Quizlet: quick and flexible

quizlet
Adding sets in Quizlet

Now, I wrote in my blog-resuscitating post¬†that I felt educational technology had matured somewhat, and moved on from a focus on blingy tools and started to consider the big picture of how to get technology to benefit learning rather than just being a novelty. So naturally, my first post of this academic year is going to be about a blingy tool (sort of). Hopefully though I can consider it a bit more deeply than I would have done a few years ago ūüėČ

The tool is Quizlet, which has apparently been around for about nine years, so it’s hardly the newest kid¬†on the block. I’d first chosen it about a year ago as I looked at a load of quiz-type tools and tried to choose one to recommend to colleagues at the college I worked at. In case you haven’t come across it, it’s a question and answer application that can be used on mobile or desktop. If you want to know more about how to use it, have a look at Russell Stannard’s videos here: How to use Quizlet¬†

There are lots of quiz type apps around, but there were a few features that made me think that Quizlet probably has a bit more going for it, than many of the others:

  • Flexibility – it works on the principle that you put some information into it (questions and answers, words and definitions, etc) and then you can do a lot of different things with it, tests, games, etc.
  • Collaborative potential – it’s really easy to share your content with other people and also to find content that others have shared. Obviously, as with all user-generated content you have to be careful as quality varies (massively). But be selective and there’s a lot of content you can use straight away. This is also good for developing learner autonomy. If your learners can search for useful content to work with, then they can study independently; they do need to evaluate the content they find though.
  • Simplicity – it’s really easy to put together a set of cards and share them with your learners.

Both of these features mean that it is a tool that gives a lot of ‘output’ for a limited amount of input – I think that’s really important when considering e-learning tools – if it’s too much effort, it’s probably not worth using.

Of course the most important question to ask is how this is likely to help your learners. I think Quizlet is actually on fairly stable ground here, for certain things. There is plenty of literature which highlights the importance of repetition in vocabulary learning, and it is really easy for teachers to add words from a lesson to a quick Quizlet card set to follow the lesson. However it is not contextualised practice and this may leave some question marks over its effectiveness.

Now, having presented it to people, and hoping to evaluate its effectiveness, I couldn’t quite get it into my workflow. It was a resource that didn’t really fit with the group I was teaching, and it was hard to add it into my normal practice.

I was reintroduced to Quizlet when I was doing some EAP work this summer, however it fell slightly to the wayside as lessons were not particularly vocabulary-focused (we were looking at more generic features of academic language). Having now finished that course, I’ve realised I could have got learners to focus on the Academic Word List, and sure enough, some people have already made Quizlet sets for the AWL – like this one Academic Wordlist 1 (on Quizlet).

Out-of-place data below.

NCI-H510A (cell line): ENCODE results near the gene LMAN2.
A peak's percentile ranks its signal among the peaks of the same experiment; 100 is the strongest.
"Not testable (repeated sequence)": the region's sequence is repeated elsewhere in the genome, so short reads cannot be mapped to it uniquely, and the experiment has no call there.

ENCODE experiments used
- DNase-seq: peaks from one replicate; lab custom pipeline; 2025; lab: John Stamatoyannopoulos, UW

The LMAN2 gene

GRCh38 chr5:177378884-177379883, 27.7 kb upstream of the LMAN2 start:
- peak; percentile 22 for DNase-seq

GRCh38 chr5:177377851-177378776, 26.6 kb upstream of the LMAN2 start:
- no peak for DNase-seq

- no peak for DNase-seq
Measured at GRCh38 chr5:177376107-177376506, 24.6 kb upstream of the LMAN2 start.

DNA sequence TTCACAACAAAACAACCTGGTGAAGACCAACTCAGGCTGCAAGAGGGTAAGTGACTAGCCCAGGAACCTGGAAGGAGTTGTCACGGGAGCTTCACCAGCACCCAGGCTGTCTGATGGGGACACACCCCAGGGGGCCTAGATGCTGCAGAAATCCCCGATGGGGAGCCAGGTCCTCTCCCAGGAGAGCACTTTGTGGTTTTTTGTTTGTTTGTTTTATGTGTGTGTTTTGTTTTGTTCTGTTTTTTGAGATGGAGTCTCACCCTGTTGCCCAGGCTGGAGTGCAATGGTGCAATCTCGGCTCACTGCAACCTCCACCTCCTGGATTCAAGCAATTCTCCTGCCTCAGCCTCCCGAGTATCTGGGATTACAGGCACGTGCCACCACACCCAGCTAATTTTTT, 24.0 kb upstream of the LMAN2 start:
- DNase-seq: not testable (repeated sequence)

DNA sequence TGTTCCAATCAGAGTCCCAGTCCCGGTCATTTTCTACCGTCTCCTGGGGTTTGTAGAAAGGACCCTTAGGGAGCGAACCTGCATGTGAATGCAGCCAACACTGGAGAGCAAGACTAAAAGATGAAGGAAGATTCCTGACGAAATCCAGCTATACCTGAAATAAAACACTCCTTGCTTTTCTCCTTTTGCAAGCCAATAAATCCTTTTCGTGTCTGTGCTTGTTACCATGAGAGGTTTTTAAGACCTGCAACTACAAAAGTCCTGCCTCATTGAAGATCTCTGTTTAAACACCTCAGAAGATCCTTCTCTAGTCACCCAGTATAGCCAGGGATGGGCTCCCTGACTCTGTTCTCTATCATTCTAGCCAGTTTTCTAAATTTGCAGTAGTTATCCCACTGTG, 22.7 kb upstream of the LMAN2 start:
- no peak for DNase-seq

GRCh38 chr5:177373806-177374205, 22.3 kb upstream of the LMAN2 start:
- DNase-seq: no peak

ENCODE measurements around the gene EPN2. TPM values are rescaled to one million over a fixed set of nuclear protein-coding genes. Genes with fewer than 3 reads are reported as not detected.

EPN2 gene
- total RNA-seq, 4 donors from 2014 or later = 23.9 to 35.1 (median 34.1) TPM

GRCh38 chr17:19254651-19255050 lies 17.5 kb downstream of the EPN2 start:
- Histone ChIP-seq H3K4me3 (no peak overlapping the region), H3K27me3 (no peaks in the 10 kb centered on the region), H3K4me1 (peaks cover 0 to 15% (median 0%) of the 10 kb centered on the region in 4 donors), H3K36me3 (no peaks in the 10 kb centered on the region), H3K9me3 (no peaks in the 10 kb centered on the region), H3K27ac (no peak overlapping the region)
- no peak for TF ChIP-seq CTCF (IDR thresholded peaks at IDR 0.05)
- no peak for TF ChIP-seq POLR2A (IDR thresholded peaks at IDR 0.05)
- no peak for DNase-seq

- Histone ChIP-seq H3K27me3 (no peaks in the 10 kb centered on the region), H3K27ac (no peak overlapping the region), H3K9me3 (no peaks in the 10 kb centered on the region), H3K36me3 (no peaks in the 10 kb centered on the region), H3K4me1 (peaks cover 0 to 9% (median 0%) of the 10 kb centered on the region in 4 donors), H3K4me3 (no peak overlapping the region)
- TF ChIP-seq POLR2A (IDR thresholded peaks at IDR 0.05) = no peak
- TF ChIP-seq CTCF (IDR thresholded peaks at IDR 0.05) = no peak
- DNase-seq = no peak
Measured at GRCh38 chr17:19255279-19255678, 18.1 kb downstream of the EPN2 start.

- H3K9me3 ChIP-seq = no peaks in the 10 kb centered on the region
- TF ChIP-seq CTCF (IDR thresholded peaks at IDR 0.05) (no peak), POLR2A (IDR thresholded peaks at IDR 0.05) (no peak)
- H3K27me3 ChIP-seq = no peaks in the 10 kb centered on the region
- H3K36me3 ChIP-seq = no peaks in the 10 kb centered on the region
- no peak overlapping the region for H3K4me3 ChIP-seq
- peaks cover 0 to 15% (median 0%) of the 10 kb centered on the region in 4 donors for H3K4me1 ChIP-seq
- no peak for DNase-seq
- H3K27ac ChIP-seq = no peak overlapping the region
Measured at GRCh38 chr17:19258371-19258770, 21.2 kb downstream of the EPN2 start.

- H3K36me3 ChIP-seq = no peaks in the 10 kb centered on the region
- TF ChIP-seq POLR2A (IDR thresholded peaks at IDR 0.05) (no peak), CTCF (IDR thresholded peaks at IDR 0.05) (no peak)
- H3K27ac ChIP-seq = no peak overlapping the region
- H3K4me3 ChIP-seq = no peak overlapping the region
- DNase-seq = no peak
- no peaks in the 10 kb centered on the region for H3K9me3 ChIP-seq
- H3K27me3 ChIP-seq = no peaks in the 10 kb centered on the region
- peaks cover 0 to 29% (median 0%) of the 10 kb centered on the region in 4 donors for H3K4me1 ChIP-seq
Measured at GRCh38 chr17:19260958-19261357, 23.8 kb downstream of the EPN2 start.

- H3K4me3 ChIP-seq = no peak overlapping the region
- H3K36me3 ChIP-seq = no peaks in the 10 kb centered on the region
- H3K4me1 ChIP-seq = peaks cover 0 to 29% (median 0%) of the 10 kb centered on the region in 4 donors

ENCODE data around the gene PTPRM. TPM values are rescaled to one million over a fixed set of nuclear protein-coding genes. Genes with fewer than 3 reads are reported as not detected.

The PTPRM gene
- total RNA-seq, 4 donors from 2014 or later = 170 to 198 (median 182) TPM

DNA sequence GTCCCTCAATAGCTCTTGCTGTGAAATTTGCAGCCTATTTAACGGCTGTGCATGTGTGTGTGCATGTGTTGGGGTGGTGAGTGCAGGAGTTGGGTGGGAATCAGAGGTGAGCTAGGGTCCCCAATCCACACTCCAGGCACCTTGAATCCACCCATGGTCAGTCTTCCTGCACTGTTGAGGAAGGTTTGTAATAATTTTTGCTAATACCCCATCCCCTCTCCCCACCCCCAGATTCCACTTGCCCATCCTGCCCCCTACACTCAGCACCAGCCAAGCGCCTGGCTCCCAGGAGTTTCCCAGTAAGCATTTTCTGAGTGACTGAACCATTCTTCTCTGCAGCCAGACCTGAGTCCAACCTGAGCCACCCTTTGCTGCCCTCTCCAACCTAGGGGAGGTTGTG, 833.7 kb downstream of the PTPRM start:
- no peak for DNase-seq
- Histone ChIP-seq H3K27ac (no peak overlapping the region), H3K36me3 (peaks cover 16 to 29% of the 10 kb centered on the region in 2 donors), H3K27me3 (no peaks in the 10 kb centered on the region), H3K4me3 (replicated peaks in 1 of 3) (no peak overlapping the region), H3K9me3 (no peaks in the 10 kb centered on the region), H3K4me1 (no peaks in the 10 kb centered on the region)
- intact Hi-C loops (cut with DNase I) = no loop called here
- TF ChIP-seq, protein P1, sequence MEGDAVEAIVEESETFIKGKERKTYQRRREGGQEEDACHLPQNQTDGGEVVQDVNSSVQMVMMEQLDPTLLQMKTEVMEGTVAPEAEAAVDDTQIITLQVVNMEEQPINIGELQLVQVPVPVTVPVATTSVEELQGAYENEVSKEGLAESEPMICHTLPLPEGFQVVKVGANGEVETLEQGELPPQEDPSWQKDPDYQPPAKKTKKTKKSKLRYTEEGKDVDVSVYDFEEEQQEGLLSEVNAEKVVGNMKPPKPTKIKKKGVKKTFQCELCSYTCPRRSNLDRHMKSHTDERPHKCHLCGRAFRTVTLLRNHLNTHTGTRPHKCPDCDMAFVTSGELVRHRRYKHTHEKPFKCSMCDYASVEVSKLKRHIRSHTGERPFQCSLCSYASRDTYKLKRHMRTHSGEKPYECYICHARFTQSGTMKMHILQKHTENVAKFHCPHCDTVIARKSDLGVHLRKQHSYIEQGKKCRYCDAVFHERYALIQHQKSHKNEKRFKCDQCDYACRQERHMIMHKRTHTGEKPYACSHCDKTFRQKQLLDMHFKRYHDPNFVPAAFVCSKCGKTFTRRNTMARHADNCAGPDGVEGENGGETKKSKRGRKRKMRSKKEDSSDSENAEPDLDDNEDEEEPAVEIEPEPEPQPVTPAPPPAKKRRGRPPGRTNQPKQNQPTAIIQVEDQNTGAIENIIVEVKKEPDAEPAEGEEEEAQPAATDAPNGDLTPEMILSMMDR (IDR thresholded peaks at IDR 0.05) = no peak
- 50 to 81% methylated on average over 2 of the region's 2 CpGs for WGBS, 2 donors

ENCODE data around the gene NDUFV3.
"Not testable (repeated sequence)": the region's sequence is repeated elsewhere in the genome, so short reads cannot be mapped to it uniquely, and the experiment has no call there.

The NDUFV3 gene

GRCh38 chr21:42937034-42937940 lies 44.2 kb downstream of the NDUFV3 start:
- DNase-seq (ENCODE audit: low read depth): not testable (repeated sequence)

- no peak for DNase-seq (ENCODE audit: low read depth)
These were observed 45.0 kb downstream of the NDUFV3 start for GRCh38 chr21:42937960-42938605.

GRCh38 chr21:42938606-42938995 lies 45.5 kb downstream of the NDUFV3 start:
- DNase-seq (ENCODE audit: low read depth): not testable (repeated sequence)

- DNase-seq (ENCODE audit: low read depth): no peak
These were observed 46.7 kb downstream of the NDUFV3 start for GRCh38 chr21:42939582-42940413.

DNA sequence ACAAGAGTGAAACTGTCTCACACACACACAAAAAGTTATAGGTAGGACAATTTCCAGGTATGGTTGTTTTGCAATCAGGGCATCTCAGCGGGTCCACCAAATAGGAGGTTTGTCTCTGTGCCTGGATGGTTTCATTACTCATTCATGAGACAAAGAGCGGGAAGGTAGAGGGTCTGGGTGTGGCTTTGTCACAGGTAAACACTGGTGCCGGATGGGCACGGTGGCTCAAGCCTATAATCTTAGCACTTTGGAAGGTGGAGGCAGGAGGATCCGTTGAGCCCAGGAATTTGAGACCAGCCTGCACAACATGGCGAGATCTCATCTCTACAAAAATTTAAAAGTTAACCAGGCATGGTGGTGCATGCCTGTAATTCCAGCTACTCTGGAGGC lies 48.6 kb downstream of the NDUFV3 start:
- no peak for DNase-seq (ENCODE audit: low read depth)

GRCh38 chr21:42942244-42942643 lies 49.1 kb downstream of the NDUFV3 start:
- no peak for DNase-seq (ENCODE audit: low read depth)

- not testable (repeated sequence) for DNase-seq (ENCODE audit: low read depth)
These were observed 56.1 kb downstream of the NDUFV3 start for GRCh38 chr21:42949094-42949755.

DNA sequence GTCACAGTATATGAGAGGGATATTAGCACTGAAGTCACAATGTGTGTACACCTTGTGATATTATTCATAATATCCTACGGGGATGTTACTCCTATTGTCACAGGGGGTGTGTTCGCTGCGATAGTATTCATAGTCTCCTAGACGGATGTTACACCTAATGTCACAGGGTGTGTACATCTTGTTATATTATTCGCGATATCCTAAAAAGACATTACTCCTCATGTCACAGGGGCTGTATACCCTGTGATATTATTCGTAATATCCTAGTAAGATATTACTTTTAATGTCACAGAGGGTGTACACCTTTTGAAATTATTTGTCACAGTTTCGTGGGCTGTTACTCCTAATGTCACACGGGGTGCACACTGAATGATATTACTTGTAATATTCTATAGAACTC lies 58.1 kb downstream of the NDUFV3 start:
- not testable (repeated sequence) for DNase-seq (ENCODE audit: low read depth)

So, my aim for this term is to try and work Quizlet back into my teaching – it’s easy enough to leave it open in class and keep adding to it, I just need to train learners to use it to recap their learning.

 

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Reflections or ‘is 3 years a long time in non-blogging?’

 

Bae Abertawe
Back after a while…

 

This blog has been asleep for a while; think I need to give it a prod and wake it up… I haven’t posted for a long time, but I’ve wanted to reflect on a few things. I’m coming to the end of a few projects I’ve been working on and I was back somewhere I hadn’t been for a decade the other day – it’s got me thinking about a few things.

Blogging is a great process for reflection, and looking back on one you haven’t posted on for a while is a good way to evaluate how things, and you have evolved.

Edtech: a new maturity?

When I started blogging, I was a teacher trying out lots of new things. Around 2010 there seemed to be a lot of those new things – educational technology was all about the shiny new toys you could use in class – and perhaps a slightly too uncritical approach to them, having said that, looking back on the old posts, I don’t think I went overboard on the ‘shiny but flawed’ toys. There’s quite a focus on using Moodle and Smartboards, which probably reflects my context working in Further Education – I still use them fairly regularly, but am a lot more aware of their drawbacks.

Interactive white boards/Smartboards can still be useful, but do probably focus a bit too much attention on the front of the class, rather than what learners are doing. I’m happy to use them, and experiment with them – but I’m not sure I’d be happy to pay for them if I was in charge of a budget.